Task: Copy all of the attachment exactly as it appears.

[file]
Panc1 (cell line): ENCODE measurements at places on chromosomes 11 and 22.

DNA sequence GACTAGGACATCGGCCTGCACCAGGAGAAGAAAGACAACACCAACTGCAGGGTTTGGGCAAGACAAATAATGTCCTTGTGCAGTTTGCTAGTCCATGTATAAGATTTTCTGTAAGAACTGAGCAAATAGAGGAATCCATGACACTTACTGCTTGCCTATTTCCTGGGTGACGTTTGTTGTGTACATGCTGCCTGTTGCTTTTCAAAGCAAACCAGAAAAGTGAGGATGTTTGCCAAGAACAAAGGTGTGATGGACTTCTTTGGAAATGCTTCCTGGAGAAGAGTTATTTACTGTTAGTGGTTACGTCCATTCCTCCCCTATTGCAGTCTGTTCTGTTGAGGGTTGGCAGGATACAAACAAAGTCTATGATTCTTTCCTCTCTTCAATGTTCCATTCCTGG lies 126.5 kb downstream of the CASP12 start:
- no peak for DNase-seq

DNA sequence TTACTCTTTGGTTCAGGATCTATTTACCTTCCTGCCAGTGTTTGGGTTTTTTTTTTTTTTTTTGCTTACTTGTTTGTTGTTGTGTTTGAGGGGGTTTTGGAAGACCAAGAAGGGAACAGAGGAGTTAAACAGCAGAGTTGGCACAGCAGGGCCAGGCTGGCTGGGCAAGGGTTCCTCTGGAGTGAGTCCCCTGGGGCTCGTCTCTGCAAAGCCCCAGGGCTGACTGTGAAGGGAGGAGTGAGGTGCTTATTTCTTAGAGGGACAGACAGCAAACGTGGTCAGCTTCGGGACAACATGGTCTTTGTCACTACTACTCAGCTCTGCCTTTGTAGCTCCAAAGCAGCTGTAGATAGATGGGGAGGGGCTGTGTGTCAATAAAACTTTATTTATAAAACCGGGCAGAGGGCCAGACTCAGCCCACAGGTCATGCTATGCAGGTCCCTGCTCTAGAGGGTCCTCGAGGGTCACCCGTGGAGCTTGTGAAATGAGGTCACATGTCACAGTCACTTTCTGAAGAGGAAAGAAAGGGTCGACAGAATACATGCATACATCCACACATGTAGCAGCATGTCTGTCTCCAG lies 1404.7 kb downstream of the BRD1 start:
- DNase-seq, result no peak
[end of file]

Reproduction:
Panc1 (cell line): ENCODE measurements at places on chromosomes 11 and 22.

DNA sequence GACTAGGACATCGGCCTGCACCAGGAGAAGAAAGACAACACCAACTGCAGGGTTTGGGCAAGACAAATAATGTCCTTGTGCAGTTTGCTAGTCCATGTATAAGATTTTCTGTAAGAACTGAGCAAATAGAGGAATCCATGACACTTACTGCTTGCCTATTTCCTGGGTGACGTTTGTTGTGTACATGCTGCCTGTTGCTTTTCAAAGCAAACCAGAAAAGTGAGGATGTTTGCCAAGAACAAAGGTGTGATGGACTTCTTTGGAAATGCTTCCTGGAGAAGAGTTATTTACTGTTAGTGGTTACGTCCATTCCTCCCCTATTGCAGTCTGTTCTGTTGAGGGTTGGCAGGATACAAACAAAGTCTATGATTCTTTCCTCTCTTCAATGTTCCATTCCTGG lies 126.5 kb downstream of the CASP12 start:
- no peak for DNase-seq

DNA sequence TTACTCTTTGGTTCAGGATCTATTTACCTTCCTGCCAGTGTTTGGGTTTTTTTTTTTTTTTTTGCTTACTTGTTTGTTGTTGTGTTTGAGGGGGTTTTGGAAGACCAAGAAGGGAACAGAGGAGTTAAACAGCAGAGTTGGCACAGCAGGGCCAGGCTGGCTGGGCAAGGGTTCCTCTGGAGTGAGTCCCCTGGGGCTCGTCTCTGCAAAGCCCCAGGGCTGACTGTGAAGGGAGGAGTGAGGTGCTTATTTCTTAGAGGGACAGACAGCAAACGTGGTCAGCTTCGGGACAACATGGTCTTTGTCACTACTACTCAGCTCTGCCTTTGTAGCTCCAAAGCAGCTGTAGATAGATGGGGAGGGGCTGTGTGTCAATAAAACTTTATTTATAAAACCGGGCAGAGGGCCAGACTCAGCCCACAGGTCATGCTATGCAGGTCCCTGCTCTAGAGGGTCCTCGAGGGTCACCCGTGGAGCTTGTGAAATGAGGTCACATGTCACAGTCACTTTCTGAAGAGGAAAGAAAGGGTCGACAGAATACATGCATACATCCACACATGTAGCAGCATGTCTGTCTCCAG lies 1404.7 kb downstream of the BRD1 start:
- DNase-seq, result no peak